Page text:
I wrote an article detailing my process for building the launch trailer for Power Inspector in Unity. Check it out if you're interested:

Since I've had the same question asked a couple of times now, I'll put an answer out here too:
Yes, Power Inspector and Odin Inspector can be used together at the same time.

I wrote a documentation page detailing how to set them up optimally so that you get the best of both worlds:
Compatibility With Odin Inspector

1 Like

Version 1.0.2 is now available from the asset store.

My compliments for the docs, looks very neat and complete! Really incredible what seems to be possible with Power Inspector, I think I’ll just download it and see if it meets my expectations…


Thanks @Fronne ! I hope you'll find the the software just as neat as the documentation :)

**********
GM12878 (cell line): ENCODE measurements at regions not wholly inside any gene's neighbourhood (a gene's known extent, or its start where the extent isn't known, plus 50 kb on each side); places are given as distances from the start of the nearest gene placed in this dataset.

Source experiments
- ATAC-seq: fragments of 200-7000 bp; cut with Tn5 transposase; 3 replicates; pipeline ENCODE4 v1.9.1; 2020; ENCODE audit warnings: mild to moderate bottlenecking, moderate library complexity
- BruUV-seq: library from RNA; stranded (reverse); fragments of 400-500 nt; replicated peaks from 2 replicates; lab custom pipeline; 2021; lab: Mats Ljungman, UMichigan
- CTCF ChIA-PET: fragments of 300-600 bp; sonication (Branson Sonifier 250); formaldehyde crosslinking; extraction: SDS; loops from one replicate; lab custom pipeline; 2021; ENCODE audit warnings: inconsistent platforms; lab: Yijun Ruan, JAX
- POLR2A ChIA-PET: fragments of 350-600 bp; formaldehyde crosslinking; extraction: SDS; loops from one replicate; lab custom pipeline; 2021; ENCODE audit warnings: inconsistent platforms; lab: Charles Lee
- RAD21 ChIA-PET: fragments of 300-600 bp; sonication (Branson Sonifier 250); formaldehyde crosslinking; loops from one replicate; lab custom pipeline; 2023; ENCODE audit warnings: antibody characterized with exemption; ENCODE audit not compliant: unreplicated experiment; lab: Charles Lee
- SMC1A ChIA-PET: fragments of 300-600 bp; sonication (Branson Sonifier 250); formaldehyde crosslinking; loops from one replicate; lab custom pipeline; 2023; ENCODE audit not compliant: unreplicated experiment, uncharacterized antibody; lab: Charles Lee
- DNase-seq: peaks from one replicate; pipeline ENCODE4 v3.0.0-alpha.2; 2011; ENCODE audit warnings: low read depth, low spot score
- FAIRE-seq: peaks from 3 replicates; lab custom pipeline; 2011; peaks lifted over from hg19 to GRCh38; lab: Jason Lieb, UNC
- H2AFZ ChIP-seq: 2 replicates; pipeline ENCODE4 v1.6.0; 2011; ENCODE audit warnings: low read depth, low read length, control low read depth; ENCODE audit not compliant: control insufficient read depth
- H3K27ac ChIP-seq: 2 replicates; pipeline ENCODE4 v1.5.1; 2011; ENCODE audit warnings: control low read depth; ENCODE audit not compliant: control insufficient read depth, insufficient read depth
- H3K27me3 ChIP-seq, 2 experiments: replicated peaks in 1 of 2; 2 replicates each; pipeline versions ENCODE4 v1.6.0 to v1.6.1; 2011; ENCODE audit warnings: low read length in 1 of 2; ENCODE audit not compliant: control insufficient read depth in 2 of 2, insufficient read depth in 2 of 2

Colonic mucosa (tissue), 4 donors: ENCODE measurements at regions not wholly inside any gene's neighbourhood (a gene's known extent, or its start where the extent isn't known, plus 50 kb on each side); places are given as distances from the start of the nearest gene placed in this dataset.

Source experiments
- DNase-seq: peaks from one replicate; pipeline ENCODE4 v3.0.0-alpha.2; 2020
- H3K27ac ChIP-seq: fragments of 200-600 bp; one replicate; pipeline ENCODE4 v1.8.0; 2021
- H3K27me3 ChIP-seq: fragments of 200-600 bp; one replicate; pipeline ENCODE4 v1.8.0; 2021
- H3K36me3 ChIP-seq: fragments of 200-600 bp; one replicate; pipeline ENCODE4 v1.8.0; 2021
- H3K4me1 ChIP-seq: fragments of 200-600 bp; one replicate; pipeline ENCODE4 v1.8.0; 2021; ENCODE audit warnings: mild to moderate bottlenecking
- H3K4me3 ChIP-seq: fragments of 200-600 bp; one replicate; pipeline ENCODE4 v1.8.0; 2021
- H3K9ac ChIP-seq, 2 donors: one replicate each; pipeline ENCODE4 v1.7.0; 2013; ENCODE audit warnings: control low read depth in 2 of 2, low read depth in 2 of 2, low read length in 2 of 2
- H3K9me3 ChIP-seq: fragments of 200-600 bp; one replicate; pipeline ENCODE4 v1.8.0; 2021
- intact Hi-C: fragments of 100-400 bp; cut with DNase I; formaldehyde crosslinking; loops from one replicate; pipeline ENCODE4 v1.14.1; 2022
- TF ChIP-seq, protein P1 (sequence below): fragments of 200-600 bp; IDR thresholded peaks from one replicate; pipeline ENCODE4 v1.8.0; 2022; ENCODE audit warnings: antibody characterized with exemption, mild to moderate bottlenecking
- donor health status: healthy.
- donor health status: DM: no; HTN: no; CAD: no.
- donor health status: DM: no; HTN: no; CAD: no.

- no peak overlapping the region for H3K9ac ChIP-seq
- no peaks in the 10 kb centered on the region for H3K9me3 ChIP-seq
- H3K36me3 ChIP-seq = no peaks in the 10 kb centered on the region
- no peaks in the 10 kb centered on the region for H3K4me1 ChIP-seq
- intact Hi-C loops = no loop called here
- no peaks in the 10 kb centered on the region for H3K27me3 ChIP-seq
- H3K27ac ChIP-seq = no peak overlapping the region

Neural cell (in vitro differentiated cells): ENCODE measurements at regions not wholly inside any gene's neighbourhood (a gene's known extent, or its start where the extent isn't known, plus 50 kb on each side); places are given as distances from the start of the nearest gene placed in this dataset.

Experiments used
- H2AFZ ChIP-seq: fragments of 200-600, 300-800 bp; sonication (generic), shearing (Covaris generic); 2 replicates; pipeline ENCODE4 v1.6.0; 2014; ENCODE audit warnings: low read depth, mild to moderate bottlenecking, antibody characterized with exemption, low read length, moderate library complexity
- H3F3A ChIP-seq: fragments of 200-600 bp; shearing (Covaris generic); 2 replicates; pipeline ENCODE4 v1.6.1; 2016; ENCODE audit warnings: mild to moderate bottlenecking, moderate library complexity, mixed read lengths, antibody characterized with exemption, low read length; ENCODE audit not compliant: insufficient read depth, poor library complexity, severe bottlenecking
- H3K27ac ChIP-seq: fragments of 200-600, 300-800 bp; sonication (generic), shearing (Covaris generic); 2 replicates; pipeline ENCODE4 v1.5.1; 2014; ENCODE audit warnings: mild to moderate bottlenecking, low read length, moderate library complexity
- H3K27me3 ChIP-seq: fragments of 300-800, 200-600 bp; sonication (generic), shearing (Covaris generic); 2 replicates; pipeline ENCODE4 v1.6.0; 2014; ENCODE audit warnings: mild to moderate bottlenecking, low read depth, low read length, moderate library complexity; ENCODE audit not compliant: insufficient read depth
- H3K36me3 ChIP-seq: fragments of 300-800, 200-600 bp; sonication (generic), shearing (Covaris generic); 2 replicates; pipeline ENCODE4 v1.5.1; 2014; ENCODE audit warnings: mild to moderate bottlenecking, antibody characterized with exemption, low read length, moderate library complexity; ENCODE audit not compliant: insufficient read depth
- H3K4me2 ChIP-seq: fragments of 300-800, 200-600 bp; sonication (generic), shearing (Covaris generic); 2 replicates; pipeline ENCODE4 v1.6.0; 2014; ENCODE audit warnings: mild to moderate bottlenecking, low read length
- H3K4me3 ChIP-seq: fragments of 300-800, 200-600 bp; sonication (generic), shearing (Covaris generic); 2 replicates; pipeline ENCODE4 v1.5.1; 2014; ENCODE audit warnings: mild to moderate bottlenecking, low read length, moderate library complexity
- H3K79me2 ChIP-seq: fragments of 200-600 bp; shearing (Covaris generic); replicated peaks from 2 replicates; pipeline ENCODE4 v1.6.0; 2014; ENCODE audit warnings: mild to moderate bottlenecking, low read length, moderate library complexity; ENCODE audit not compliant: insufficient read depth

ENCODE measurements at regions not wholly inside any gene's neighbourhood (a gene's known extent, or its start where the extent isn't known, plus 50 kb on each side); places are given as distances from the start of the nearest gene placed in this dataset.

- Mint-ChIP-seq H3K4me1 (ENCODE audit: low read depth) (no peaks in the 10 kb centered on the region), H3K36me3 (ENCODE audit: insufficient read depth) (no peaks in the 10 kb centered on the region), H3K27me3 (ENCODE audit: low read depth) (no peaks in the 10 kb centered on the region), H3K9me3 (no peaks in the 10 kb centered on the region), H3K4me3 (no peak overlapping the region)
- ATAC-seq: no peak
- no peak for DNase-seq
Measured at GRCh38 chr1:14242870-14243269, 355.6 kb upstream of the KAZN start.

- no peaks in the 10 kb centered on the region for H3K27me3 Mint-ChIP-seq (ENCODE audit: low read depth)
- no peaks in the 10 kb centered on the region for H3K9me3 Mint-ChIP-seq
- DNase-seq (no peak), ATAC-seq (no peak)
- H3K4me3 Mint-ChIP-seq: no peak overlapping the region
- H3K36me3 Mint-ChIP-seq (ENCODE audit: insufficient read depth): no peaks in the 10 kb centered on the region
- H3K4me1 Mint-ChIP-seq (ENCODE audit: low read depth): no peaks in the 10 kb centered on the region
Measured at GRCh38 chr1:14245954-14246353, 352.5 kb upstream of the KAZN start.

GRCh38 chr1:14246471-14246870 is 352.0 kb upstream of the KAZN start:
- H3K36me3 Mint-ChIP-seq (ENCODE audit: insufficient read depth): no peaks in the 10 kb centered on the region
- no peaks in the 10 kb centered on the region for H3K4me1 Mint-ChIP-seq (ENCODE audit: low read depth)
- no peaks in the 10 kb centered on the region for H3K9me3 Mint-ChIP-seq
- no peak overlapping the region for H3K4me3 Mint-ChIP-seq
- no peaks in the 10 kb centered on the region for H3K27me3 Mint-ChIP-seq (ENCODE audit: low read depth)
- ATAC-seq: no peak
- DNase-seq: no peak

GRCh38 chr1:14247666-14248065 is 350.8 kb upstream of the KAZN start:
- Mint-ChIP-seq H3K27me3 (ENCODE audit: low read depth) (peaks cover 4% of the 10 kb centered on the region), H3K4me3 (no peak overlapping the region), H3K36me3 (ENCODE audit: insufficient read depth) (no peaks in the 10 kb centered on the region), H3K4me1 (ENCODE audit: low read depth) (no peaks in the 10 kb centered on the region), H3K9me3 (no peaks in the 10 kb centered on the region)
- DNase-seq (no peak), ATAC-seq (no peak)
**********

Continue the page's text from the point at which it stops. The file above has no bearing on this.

Hi, this asset looks good!

Unfortunately v1.2.0 has 2 compile errors on 2019.3b6.
FieldDrawer.cs: CanBeNull => CanBeNullAttribute
UnityObjectDrawer.cs: add protected const float ComponentHeaderToolbarIconHeight = 16f;

I've fixed by myself, but I'm not sure about sufficient test on 2019.3.
How about it?

Also, I'd like to know the increment of compile time with power inspector since this is large code base.
How do you think about it?

Thank you for your help.

Oh, not working on material on 2019.3b6...
I will look forward to it for now.

Hi @pocketpair

Thanks for letting me know about these issues.

I noticed the same compile errors in 2019.3 beta and pushed a fix out for it yesterday, and version 1.2.1 just went live containing the fixes.

The material drawer indeed seems to be broken in 2019.3 beta. I’ll add support for it in the next update.

Power Inspector comes preconfigured with assembly definition files, so in theory it should not affect your compile times at all when you make changes to your scripts, as long as you don’t have references in your code to Power Inspector.